1. Prophetic Options 

Can God truly say something to one person different from what He says to another person about the same matter?  Would it still be God when His prophets seem to be at variance in their declarations on the same subject?  Can God be so uncertain of what to do with a nation as to leave an open door of multiple (sometimes opposite) options?  Are some prophecies so determined that no prayers may change them, and others variable, so that they might be amended by human response? 

Lately, on Nigeria’s national nightly online prayer platform, it was announced that, scanning the landscape of prophecies about the nation, a number of options seemed open: elections, a disruptive military intervention, and interim governance.  Even with the elections, prophets were not unanimous on whom the Lord could be sending.  Having been praying against disruptions, however, it was stated that we could practically look in the direction of the elections, while continuing to trust ourselves to the Omniscience.  That raised a few sincere concerns.  Was God so confused about what to do with the nation that He would give options?  Or was it we who were confused?  Should everyone align with that counsel when what they were certain that God had revealed to them was different from what leadership was presenting? It was important to seek valid scriptural answers. 

It is possible for God to confront a people with prophetic options any of which could become the ‘fulfilled’ word, but a ‘fulfilment’ determined by the choices of the people rather than by the omnipotence or predestination of God.  In Deuteronomy 30:15, for example, God says, “See, I have set before thee this day lifeand goodand death and evil.”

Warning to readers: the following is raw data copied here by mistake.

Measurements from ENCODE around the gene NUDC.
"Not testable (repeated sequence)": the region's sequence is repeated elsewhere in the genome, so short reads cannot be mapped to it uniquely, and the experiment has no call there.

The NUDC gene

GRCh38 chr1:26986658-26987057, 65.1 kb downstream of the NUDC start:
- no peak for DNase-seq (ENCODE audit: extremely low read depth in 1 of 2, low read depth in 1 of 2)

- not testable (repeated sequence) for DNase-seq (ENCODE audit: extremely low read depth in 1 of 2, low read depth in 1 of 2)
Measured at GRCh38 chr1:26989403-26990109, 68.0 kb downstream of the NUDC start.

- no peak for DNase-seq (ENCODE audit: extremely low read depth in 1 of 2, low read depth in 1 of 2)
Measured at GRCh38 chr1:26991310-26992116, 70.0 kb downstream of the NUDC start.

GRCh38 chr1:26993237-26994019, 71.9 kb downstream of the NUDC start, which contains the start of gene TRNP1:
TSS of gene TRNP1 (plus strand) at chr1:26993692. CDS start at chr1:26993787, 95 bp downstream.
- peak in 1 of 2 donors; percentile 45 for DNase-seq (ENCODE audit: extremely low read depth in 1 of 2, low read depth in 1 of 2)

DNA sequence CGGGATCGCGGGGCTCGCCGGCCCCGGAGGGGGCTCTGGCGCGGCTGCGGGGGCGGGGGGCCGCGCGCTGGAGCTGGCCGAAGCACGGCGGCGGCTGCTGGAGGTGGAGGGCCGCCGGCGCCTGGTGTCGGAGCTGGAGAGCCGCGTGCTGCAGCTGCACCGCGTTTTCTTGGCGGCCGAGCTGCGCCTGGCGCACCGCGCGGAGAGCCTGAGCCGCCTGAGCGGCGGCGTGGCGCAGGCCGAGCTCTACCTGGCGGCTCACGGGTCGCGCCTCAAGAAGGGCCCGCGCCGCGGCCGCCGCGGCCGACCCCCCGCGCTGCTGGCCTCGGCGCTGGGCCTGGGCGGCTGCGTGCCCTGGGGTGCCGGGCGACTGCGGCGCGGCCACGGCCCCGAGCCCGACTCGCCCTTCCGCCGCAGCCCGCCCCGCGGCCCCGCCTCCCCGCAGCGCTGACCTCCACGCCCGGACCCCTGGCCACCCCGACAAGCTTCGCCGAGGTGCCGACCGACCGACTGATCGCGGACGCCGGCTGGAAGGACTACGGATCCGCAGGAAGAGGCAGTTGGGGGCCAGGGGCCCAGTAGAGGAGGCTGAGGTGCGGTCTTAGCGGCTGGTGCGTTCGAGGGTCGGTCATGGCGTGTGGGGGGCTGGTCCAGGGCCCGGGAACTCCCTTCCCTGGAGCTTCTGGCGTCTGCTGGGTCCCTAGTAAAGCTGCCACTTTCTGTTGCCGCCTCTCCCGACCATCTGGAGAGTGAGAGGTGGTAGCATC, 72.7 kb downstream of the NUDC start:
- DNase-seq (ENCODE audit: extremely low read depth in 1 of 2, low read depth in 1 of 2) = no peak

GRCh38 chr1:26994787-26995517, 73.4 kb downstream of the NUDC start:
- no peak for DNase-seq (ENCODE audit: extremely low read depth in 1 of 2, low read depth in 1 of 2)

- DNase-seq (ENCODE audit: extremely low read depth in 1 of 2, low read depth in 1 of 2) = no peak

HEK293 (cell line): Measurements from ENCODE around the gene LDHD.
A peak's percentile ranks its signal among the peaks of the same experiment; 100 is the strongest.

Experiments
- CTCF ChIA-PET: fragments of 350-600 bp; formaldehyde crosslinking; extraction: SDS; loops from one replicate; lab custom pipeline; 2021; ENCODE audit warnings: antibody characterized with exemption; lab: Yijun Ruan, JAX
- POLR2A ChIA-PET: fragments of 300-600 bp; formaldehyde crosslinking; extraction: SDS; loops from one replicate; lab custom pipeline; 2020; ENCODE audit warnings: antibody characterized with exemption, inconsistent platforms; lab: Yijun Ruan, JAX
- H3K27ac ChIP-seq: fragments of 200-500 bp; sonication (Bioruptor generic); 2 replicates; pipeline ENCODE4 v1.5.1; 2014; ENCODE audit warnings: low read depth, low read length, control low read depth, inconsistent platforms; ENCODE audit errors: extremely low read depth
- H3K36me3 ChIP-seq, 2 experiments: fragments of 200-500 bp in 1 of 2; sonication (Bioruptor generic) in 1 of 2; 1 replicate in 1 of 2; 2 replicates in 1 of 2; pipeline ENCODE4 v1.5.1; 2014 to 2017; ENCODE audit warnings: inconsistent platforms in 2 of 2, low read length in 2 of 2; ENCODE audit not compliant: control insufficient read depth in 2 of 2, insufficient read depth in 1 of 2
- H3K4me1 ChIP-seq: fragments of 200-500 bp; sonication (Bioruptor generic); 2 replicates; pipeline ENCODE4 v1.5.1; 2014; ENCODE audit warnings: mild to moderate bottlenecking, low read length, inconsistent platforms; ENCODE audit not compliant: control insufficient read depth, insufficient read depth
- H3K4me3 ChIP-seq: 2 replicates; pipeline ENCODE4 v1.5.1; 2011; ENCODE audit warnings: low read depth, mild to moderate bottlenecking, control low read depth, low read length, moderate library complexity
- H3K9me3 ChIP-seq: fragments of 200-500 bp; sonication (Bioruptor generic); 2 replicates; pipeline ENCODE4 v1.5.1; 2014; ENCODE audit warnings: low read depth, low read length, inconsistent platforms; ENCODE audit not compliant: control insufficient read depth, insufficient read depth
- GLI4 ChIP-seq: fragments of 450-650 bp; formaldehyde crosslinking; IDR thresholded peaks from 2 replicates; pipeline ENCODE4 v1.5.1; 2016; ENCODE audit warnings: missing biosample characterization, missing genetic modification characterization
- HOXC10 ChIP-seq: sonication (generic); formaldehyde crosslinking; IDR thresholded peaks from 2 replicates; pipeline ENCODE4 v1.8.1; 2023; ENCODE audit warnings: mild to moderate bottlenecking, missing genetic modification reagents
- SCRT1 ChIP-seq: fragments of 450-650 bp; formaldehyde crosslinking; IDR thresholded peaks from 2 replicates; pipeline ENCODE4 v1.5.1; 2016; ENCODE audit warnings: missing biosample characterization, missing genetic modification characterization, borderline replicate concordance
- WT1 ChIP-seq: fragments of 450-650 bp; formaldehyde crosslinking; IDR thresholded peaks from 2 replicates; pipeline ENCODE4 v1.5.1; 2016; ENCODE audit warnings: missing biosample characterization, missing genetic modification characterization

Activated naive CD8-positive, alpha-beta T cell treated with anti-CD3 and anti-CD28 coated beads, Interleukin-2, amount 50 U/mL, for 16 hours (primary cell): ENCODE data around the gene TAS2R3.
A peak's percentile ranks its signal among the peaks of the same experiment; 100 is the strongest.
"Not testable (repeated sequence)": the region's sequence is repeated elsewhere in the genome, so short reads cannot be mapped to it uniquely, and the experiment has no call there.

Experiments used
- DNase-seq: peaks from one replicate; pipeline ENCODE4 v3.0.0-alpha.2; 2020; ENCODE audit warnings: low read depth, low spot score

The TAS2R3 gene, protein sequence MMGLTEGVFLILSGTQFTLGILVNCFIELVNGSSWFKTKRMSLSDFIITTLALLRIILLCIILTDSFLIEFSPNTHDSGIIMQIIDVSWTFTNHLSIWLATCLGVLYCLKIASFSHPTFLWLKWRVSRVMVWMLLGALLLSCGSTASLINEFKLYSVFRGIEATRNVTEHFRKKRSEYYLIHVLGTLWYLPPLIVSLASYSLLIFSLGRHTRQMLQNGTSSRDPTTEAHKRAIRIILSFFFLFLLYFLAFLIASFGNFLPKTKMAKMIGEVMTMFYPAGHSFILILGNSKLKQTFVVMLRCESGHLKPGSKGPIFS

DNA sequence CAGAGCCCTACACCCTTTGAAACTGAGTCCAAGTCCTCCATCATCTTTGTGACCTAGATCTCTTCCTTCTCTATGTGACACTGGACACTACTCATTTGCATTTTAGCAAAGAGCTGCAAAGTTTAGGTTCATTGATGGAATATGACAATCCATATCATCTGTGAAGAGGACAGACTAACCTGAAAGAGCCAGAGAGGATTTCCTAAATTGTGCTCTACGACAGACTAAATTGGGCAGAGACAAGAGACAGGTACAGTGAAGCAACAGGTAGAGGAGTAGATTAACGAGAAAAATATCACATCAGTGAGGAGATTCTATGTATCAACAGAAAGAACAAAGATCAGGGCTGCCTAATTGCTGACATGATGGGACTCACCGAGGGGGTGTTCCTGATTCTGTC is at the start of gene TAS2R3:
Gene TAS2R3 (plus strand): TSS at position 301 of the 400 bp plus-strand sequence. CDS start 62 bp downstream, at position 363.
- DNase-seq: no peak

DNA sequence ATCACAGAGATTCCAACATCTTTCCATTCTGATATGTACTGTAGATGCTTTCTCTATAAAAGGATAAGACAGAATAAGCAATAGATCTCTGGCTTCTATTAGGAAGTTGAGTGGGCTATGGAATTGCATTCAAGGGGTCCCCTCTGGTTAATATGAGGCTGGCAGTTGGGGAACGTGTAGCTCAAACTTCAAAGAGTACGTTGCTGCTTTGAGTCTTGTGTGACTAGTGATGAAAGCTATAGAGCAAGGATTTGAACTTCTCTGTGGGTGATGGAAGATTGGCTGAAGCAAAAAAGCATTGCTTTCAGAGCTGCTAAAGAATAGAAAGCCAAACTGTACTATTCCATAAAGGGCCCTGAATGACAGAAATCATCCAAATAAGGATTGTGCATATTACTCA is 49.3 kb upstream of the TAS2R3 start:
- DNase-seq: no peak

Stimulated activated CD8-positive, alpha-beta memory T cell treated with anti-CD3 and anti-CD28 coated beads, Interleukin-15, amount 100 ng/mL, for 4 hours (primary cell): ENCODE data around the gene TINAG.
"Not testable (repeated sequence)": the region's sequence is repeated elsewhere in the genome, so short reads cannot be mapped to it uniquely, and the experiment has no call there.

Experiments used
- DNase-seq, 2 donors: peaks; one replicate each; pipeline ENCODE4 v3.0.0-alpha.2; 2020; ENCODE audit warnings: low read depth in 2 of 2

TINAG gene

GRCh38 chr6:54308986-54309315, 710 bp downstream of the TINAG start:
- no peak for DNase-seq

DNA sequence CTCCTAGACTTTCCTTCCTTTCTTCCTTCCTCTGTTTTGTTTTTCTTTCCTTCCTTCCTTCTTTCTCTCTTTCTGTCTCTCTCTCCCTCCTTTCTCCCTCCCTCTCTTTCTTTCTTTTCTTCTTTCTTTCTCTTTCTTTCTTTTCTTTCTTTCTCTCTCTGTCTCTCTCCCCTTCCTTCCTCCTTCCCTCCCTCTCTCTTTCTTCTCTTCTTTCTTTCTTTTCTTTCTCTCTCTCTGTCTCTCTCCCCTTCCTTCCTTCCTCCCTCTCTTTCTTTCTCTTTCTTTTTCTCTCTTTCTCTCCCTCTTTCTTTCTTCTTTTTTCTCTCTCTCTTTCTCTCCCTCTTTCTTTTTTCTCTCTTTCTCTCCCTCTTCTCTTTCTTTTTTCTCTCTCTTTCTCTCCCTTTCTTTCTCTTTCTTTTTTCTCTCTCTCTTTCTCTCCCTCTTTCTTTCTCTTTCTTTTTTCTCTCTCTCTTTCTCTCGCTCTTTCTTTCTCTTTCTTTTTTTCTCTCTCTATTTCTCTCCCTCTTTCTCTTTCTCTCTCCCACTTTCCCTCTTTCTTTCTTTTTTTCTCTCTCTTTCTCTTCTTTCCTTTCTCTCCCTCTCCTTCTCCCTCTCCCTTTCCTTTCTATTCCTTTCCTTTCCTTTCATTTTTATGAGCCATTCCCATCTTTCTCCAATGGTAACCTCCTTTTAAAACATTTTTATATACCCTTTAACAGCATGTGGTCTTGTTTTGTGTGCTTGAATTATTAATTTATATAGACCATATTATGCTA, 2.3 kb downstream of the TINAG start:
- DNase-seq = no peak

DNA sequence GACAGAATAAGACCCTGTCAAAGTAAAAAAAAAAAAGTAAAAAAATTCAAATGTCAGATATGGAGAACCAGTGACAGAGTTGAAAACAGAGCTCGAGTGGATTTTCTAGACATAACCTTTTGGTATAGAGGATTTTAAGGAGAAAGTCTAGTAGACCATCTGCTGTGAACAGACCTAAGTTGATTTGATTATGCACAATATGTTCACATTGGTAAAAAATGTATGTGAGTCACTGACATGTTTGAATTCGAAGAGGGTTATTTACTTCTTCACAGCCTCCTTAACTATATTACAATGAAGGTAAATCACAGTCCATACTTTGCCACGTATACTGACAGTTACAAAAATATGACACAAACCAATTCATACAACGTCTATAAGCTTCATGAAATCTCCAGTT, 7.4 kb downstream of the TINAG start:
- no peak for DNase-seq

That God is the speaker in that passage, is not in doubt.  That options are presented, is very clear; and one does not need a university dictionary to understand the nature of the options.  Altogether, the verse presents two pairs of four possibilities, some of them opposite in nature, but all emanating from the same God: life and good, death and evil, which could be explained thus: 

  1. Life – long life, preservation from premature death, existence. 
  2. Good – blessings, health and wealth.  It is one thing to have ‘life,’ and another to have the ‘goods’ of life. 
  3. Death – a short life, with all the tragedies by means of which it can come about: wars, accidents, sicknesses and diseases, etc. 
  4. Evil – troubles and tribulations of life, culminating in the determined death (or deaths).  Combined with Option 3, this would be a calamitous short life lived in pain and sorrow.   

A group of intercessors had a consultation with a respected friend and prophet of God, Brother Isaac, who has had profound encounters with the Lord. He said to us, according as God had revealed to him, that there had been options before God on how He would address Nigeria’s case, depending on how the Church acted: a coup, natural disasters, military intervention, international intervention.  However, that the house should judge what he was placing before us.  Commendable spiritual maturity that was.  Some of the options were not good at all, so it was clear that we needed as a nation to penitently plead further with the Lord.  

Can multiple options, some of an opposite nature, possibly emanate from the same God?  Does God always act in that manner?  Is human agency sometimes a factor in such cases?   


From The Preacher’s diary,
January 26, 2023. 

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